The Suebi (or Suevi, Suavi, or Suevians) were a large group of related Germanic tribes, which included the Marcomanni, Quadi, Hermunduri, Semnones, Lombards and others, sometimes including sub-groups simply referred to as Suebi.
In the broadest sense, the Suebi are associated with the early Germanic tribal group Irminones, also mentioned by classical authors. Beginning in the 1st century BC, various Suebian tribes moved south-westwards from the Baltic Sea and the Elbe and came into conflict with Ancient Rome. They are first mentioned by Julius Caesar in connection with the invasion of Gaul by the Suebian chieftain Ariovistus during the Gallic Wars. During the reign of Augustus, the Suebi expanded southwards at the expense of Gallic tribes, establishing a Germanic presence in the immediate areas north of the Danube. During this time, Maroboduus of the Marcomanni established the first confederation of Germanic tribes in Bohemia. Under the reign of Marcus Aurelius in the 2nd century AD, the Marcomanni, under pressure from East Germanic tribes, invaded Italy. By the Crisis of the Third Century, new Suebian groups had emerged, and Italy was invaded again by the Juthungi, while the Alamanni ravaged Gaul and settled the Agri Decumates. The Alamanni continued exerting pressure on Gaul, while the Alamannic chieftain Chrocus played an important role in elevating Constantine the Great to Roman Emperor. By the late 4th century AD, many Suebi were migrating westwards under Hunnic pressure, and in 406 AD, Suebian tribes led by Hermeric crossed the Rhine and briefly overran Hispania, where they eventually established the Kingdom of the Suebi. During the last years of the decline of the Western Roman Empire, the Suebian general Ricimer was its de facto ruler. The Lombards later settled Italy and established the Kingdom of the Lombards.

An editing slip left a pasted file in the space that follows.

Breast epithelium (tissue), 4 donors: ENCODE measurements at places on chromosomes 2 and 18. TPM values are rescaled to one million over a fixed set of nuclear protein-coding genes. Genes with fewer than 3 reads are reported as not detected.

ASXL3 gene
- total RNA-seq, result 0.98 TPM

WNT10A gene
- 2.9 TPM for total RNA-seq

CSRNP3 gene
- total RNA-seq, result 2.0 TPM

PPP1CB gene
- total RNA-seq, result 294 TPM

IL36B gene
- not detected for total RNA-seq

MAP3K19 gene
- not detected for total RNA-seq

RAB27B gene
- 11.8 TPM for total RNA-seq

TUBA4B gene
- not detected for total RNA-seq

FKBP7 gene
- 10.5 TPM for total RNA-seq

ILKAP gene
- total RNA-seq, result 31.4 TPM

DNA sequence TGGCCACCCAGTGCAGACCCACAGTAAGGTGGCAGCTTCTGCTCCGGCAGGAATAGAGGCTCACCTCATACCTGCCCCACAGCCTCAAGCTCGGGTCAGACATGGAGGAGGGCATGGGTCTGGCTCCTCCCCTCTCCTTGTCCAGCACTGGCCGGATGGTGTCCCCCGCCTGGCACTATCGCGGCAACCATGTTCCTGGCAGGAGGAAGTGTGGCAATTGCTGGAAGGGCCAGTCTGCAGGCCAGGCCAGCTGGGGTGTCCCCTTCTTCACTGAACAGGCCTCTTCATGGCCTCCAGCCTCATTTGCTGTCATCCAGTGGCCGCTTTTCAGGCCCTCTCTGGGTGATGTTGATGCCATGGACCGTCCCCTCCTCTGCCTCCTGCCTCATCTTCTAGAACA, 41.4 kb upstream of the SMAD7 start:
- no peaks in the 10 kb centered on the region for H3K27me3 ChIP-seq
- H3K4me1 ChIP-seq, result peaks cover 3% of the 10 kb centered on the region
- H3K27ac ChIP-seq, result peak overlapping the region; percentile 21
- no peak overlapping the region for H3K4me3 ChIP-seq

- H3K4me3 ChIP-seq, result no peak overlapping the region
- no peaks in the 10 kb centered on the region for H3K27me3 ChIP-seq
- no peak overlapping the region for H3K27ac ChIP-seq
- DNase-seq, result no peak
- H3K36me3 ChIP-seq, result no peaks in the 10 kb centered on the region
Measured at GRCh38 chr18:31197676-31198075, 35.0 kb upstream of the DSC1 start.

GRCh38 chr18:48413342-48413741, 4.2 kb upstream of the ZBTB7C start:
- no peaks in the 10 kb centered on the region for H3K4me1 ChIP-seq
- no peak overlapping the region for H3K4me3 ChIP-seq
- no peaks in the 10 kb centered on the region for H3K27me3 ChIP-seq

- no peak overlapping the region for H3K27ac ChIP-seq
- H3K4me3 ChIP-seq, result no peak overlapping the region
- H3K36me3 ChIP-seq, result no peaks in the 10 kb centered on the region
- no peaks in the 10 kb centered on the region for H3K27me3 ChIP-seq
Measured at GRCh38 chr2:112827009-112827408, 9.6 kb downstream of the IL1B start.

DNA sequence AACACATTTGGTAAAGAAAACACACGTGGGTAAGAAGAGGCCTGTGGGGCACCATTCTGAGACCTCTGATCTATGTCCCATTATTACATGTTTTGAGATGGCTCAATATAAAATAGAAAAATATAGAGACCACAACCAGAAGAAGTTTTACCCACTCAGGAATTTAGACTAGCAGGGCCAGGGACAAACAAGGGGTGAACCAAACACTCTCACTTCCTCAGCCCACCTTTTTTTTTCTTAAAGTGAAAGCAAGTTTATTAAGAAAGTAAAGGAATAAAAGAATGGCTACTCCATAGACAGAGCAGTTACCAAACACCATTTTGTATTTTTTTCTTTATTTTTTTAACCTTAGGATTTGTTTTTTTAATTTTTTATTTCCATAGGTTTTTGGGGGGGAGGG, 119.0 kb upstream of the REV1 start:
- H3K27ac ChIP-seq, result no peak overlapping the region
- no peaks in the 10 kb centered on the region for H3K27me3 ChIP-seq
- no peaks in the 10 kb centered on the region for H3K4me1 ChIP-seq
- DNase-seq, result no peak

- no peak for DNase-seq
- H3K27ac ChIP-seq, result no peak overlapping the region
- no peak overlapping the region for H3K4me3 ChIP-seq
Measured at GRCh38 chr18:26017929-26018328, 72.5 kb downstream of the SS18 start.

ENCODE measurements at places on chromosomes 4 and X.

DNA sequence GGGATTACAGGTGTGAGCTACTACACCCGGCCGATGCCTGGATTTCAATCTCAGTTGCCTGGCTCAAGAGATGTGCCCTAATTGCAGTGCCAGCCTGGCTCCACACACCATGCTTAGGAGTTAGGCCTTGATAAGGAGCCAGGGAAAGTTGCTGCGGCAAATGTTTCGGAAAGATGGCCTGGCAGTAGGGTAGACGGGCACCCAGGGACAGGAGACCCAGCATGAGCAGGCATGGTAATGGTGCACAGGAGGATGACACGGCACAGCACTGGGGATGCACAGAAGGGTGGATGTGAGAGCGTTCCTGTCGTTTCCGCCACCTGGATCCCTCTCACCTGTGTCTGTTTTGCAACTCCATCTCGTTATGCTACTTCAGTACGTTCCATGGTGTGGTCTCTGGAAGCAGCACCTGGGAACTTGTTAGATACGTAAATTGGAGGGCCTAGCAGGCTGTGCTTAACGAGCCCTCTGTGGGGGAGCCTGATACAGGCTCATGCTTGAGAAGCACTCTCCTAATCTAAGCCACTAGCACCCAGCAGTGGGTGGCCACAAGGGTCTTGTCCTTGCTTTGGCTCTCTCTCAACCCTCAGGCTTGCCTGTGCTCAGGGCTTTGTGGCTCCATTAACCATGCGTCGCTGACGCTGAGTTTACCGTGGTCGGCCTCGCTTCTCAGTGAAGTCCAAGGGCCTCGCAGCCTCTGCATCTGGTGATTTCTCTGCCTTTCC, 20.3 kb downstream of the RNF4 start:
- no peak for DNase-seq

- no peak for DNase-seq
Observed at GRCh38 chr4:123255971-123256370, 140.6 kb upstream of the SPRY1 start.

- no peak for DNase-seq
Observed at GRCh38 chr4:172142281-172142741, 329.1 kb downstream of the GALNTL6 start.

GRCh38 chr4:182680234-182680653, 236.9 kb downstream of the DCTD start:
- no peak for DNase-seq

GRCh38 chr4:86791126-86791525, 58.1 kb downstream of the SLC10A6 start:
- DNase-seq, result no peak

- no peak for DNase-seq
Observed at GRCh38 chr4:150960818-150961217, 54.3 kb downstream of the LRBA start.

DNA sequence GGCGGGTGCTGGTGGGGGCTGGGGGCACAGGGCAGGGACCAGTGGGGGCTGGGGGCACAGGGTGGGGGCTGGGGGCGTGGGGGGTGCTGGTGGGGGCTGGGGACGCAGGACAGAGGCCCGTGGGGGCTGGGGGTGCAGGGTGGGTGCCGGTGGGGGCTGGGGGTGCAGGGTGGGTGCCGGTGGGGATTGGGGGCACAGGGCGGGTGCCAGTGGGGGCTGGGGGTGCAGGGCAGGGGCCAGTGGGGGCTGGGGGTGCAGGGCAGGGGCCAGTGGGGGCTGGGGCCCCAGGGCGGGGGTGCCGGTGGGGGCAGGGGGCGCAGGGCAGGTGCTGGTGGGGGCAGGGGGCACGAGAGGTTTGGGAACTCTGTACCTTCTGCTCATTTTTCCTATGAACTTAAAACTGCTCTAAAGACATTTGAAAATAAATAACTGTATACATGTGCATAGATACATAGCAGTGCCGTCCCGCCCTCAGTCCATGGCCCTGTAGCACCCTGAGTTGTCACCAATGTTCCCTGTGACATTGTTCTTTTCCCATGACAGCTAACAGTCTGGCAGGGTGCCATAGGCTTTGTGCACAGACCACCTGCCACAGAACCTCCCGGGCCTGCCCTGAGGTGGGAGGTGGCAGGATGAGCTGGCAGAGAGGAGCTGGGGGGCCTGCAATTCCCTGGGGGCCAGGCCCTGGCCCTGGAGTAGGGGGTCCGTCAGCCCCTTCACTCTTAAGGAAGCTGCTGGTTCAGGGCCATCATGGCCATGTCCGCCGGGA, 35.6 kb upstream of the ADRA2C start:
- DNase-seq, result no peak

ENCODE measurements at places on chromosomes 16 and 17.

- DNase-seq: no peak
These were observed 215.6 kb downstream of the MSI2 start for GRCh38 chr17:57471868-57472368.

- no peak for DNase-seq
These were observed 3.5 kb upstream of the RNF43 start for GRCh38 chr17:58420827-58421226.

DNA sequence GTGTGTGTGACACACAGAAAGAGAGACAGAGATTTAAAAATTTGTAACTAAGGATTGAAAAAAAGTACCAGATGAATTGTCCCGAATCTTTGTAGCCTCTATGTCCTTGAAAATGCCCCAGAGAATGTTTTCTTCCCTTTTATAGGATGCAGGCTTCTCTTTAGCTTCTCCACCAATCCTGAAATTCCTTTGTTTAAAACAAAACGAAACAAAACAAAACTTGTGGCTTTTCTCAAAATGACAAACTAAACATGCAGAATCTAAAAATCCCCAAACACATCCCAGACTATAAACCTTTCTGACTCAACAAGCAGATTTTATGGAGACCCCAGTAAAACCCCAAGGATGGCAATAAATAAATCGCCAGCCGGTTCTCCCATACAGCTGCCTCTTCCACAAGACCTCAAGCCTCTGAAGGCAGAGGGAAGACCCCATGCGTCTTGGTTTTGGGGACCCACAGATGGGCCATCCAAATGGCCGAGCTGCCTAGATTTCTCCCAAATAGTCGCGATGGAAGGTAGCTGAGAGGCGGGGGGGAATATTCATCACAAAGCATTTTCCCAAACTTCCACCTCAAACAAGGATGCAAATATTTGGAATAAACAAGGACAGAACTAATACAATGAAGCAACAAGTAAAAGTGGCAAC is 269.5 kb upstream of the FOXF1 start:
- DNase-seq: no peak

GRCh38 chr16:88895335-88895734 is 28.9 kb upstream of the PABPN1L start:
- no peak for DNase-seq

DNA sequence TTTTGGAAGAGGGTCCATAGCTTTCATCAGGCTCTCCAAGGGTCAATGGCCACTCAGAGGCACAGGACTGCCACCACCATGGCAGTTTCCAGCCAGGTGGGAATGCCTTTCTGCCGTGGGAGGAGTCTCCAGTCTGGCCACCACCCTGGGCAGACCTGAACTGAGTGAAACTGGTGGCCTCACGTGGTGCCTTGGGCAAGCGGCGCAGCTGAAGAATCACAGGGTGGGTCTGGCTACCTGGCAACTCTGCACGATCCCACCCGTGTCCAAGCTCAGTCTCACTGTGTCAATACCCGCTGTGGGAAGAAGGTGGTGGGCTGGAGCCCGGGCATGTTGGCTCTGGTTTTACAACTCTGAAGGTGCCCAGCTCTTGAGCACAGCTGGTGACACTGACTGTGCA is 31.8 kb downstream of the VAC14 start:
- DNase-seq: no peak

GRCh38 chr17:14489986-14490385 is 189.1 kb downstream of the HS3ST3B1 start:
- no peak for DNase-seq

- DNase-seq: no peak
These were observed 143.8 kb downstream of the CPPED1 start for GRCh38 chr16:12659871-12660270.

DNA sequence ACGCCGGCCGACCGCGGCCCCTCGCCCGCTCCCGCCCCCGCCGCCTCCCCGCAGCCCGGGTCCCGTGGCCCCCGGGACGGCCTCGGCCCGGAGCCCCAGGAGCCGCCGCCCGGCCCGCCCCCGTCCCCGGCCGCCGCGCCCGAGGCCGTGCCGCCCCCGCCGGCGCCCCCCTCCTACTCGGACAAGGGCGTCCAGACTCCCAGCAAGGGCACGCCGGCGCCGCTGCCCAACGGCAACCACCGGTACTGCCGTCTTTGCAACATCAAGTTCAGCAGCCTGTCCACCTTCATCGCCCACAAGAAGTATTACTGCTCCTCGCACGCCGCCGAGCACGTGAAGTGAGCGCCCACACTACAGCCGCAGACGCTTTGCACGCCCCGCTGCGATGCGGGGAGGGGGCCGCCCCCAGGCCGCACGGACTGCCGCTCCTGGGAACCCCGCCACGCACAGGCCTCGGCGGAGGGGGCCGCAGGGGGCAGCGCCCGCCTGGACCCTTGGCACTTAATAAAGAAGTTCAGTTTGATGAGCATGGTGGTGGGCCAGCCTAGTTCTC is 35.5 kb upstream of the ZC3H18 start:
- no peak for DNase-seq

The Alamanni, Bavarii and Thuringii who remained in Germania gave their name to the German regions of Swabia, Bavaria and Thuringia respectively. The Suebi are thought to encompass the High German cultures and dialects predominant in Southern Germany, Switzerland and Austria.
Mušov Cauldron, a Roman bronze cauldron found in 1988 in a Germanic chieftain's grave in Mušov
, Czech Republic, dating to the 2nd century A.D. The cauldron is decorated by four cast heads of Germanic men wearing a Suebian knot
Etymologists trace the name from Proto-Germanic *swēbaz, either based on the Proto-Germanic root *swē- meaning "one's own" people or on the third-person reflexive pronoun; or from an earlier Indo-European root *swe- (Polish swe, swój, swoi, Latin sui, Sanskrit swa, each meaning "one's own").
The etymological sources list the following ethnic names as being from the same root: Suiones, Samnites, Sabellians, and Sabines, indicating the possibility of a prior more extended and common Indo-European ethnic name, "our own people". Notably, the Semnones, known to classical authors as one of the largest Suebian groups, also seem to have a name with this same meaning, but recorded with a different pronunciation by the Romans.
Alternatively, it may be borrowed from a Celtic word for "vagabond".